When you read a button press the character is stored in the buffer.

Code: [Select]

  // if button pressed
  if ( swState != RELEASED )
  {
    // set dot or dash
    char newChar = (SHORT_PRESS == swState) ? '.' : '-';

    Serial.print(newChar);

    // store character if room in buffer
    if ( letterIdx < BUF_LEN )
    {
      letterBuf[letterIdx++] = newChar;

    }

  }


After converting a character the index would have to be reset to zero and the buffer cleared.

Code: [Select]

void clearBuf()
{
  memset(letterBuf, 0, BUF_LEN);
}



Your convert() function looks at every letter in the alphabet even if it already found a match.  I would rearrange things by stopping when a match is found and returning the index into the alphabet of the letter found.

Code: [Select]

// return index or -1
int convert()
{
  int retVal = (-1);
  int len = (sizeof(letters) / sizeof(letters[0]));

  // compare each letter
  for (int idx = 0; idx < len; idx++) {

    // if it's a match
    if (strcmp(letterBuf, (char *)letters[idx]) == 0) {
      retVal = idx;     // set index
      break;            // stop looking

    } // if

  } // for

  return (retVal);
}



I can't test the whole setup with the buttons but I did test some of the code by putting the following in setup().

Code: [Select]


  clearBuf();

  // debug - print alphabet
  for (int i = 0; i < 26; i++)
  {
    int letterPos;

    // copy letter
    strcpy(letterBuf, letters[i]);

    // find letter
    letterPos = convert();
    if ( letterPos  >= 0 )
    {
      Serial.print((char)alphabet[letterPos]);
      Serial.print(" ");
    }

    // clear buffer
    clearBuf();

  }
  Serial.println();


It prints all the letters in the alphabet.  
4
Project Guidance / Re: Set up and programing LED ...
Last post by cattledog - Today at 04:30 am
Quote
I also need the LED to run at a 3% duty cycle.  I used the tone function coupled with digital write and delay microseconds (see below).  Does this code look correct. 
Not at all.

First, if you are not using the square wave (50%on--50%off) forget about using tone(). You can delete it from the sketch.

Do you want 190 Hz, or 290 Hz at 3% duty cycle?

Your math is not correct. Also, delayMicroseconds() does not take a value with a decimal point.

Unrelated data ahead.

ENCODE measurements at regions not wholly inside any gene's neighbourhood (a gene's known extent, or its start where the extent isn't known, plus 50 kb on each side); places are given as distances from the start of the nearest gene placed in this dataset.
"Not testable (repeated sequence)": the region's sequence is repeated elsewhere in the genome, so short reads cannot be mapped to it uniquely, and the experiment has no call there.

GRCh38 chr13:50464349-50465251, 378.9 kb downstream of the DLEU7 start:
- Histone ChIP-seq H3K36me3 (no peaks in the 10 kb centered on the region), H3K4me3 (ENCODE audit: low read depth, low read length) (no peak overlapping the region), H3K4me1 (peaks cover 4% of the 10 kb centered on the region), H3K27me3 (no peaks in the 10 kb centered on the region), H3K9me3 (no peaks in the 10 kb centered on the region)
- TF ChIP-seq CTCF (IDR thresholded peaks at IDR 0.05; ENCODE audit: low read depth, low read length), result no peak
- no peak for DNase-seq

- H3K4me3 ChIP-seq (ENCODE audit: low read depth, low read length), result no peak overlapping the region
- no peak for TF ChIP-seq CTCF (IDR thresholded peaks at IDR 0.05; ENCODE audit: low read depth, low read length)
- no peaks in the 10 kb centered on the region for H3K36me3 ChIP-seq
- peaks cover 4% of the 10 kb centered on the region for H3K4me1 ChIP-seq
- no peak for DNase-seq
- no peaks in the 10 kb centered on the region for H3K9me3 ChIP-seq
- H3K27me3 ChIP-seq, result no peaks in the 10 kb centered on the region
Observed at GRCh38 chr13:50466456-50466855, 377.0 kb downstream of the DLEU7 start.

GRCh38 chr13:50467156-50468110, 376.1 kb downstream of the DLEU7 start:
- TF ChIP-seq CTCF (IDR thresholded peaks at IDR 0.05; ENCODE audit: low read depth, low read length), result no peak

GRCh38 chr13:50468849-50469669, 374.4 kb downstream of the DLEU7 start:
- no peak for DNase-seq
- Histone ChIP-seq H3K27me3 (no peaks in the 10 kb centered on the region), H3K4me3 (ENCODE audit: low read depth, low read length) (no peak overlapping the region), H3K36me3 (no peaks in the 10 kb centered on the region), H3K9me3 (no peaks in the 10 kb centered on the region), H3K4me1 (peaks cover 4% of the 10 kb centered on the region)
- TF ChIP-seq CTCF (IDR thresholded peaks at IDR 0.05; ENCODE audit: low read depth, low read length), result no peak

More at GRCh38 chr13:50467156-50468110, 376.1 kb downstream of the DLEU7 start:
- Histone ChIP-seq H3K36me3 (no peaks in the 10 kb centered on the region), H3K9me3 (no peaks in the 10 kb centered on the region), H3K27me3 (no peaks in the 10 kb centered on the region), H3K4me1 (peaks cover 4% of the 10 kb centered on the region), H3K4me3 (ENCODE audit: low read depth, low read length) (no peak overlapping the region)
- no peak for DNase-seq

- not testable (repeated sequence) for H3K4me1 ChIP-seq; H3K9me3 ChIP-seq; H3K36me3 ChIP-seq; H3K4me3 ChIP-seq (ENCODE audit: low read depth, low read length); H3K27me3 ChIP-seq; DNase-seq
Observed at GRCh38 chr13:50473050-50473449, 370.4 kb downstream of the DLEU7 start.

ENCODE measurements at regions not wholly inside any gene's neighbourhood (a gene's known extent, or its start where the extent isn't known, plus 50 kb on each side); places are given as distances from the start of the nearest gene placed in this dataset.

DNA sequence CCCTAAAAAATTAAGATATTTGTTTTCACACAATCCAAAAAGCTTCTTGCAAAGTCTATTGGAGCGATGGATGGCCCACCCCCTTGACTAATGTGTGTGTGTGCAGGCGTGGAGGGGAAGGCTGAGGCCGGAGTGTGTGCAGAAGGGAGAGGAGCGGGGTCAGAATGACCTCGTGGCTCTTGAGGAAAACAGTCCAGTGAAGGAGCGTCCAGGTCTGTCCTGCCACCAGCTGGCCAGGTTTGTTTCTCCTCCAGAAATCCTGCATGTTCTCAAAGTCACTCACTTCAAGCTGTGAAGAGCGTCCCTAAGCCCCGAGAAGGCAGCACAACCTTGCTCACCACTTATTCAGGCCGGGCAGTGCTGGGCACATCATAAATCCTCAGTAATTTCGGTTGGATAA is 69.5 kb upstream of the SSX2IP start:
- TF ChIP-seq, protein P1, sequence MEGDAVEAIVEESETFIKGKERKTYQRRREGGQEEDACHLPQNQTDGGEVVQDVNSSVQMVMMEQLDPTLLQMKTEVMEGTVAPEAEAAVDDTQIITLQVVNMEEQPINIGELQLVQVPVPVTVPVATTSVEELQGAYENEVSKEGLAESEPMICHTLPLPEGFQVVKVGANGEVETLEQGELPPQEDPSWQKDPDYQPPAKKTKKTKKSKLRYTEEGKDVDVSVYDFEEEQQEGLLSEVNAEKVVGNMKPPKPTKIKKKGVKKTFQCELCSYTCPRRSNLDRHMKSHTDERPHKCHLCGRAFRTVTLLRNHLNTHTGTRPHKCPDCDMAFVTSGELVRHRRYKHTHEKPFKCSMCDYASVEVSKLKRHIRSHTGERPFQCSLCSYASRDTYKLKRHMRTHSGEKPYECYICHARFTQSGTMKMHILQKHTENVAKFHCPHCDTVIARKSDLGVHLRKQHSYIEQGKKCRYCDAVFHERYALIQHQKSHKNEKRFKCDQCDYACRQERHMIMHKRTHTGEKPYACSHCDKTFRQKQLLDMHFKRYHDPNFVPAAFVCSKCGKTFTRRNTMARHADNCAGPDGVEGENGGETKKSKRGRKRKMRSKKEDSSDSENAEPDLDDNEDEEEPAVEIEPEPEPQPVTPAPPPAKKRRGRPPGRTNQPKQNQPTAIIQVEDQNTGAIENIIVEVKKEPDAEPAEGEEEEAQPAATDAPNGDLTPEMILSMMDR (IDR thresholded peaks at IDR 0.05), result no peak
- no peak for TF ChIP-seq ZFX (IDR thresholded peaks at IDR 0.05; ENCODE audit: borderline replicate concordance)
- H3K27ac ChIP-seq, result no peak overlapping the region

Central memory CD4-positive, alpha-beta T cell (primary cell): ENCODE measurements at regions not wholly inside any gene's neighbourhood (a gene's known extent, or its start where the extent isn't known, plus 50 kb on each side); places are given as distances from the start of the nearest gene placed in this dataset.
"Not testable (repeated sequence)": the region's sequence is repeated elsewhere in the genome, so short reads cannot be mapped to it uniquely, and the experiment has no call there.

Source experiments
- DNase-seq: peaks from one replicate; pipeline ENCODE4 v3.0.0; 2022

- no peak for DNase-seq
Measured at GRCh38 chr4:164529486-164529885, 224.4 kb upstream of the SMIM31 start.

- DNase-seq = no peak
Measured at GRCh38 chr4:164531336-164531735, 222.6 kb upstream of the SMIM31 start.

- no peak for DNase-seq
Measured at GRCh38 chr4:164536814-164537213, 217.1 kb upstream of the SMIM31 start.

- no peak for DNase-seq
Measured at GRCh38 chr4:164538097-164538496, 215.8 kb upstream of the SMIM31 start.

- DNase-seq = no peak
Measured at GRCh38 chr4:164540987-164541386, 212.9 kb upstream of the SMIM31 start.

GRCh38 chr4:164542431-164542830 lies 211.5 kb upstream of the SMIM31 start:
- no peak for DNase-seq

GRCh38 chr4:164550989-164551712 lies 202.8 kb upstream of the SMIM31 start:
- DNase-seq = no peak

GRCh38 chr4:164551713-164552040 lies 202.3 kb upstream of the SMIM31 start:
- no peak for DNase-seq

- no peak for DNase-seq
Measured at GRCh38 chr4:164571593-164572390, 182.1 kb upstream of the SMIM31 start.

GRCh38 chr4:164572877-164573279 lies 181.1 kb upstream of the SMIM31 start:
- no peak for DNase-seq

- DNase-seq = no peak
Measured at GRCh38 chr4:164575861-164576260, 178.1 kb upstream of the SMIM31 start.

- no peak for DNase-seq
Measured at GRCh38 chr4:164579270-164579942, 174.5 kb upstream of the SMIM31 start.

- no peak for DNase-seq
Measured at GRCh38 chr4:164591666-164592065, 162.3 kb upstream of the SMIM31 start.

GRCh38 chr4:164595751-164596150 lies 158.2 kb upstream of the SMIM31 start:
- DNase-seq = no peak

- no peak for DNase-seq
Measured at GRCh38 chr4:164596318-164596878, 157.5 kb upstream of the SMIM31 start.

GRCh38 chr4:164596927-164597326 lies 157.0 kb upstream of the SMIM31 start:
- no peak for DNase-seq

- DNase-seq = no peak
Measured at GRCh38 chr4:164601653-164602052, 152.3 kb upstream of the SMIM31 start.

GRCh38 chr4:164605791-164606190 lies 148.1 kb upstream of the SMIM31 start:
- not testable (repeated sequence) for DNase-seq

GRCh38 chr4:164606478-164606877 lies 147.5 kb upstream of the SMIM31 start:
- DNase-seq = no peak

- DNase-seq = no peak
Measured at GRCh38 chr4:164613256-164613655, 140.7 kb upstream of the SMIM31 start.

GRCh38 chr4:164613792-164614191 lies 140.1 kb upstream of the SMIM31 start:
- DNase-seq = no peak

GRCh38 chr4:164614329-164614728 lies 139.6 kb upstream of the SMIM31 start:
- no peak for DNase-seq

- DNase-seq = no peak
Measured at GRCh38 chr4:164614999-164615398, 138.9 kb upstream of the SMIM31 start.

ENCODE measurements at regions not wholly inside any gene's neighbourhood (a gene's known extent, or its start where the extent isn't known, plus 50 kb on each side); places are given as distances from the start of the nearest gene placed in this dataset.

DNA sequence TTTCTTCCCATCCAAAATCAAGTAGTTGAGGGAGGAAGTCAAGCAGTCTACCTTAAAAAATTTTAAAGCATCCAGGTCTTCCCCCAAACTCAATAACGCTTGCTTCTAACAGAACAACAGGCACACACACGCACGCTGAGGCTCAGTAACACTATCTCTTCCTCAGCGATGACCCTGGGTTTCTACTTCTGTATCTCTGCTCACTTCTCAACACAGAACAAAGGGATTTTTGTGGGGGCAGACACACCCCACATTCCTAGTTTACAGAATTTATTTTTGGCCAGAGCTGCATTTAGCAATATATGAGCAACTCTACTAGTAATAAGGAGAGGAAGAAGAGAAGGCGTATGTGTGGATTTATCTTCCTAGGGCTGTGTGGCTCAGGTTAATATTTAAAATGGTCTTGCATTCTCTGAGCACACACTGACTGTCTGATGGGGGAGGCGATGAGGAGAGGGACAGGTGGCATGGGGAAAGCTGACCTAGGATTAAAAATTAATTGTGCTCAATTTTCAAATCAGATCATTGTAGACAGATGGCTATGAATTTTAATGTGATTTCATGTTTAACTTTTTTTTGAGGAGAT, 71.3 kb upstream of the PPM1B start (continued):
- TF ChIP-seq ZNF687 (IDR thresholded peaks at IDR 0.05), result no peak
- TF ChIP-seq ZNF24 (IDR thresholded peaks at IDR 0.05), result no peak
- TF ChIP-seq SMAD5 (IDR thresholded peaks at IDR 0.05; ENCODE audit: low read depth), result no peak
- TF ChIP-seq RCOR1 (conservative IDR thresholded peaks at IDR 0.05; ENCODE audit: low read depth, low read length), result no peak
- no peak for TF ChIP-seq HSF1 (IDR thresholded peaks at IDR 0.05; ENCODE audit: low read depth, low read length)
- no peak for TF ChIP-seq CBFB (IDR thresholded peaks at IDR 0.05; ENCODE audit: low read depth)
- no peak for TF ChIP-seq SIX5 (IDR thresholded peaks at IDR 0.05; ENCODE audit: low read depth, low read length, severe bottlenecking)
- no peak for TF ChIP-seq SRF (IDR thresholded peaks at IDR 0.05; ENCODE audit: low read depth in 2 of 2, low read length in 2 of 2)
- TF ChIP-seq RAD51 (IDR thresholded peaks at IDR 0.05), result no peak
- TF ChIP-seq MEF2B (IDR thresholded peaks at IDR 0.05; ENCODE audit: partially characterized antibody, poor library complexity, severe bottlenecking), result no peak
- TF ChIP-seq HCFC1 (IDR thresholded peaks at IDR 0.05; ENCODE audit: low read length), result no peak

One period at 290 Hz = 1/290 = 3448 microseconds. 3% duty cycle on is 103 microseconds on and 3345 microseconds off.

One period at 190 Hz= 1/190 = 5263 microseconds. 3% duty cycle on is 158 microseconds on and 5105 microseconds off.

Using delay to generate the on/off times will block your program from doing anything else. You can generate the pulse using the method of the "blink without delay" example in the 02 - Digital examples of the IDE.

Another approach would be to use the TimerOne library which as a PWM function which you can set for a period and a duty cycle. It is available through the library manager.
5
Its common for no name Dc - Dc converters from China that even if you do run them within their maximum ratings, they get very hot , especially the inductor and the switcher chip.
Normally, if you overload a no name type converter, it will simply stop regulating, and the output voltage will drop.
The better ones will shut down either from the overload or from overheat.
Its better to buy one that has double the capacity that you need if you want reliability.
6
Programming Questions / Re: Two Way Traffic Light
Last post by gfvalvo - Today at 04:20 am
Actually, delay and interrupt are not wrong for this simple assignment.
Don't think I agree. Sure, pressing the button will trigger the ISR which will then "know" what has happened. But, there's no way for the ISR to tell the main code in loop() to abandon its current task and start at the beginning --- because it's stuck in a delay(). At best, the main code could only check a flag from the ISR after the delay() is over.

7
If by reading data sent to the Serial Monitor you mean interpreting what the numbers mean, that's all up to your code. For instance, it's good practice to tag your variables before you print them - something like:

Serial.print("The value of X is: ");
Serial.println(X);

If you don't know much about the Serial.print function, the first line simply prints a string (the term inside quotes) and the second prints the actual data from the variable.

Open the monitor with 'Ctrl' + 'M'.
8
Project Guidance / Re: need two use different Bau...
Last post by TomGeorge - Today at 04:14 am
HI,
Is this to do with this posting?

http://http://forum.arduino.cc/index.php?topic=544909.0

Tom... :)
9
Portugues / Re: Compatibilidade do sensor ...
Last post by viniciusantonio - Today at 04:05 am
Caro Luis Silva. No forum em portugues acredito que seja sim o meu primeiro post, pis postei a mesma duvida no fórum em lingua inglesa.

Desconhecia as regras no tocante ao inserir códigos fonte, vou me informar sobre isso.

Agradeço pela ajuda em relação a minha dúvida sobre a biblioteca do sensor.


Grato
10
General Electronics / Re: Common sizes of smd compon...
Last post by xl97 - Today at 04:03 am
Dont forget 0805.
100% correct! :)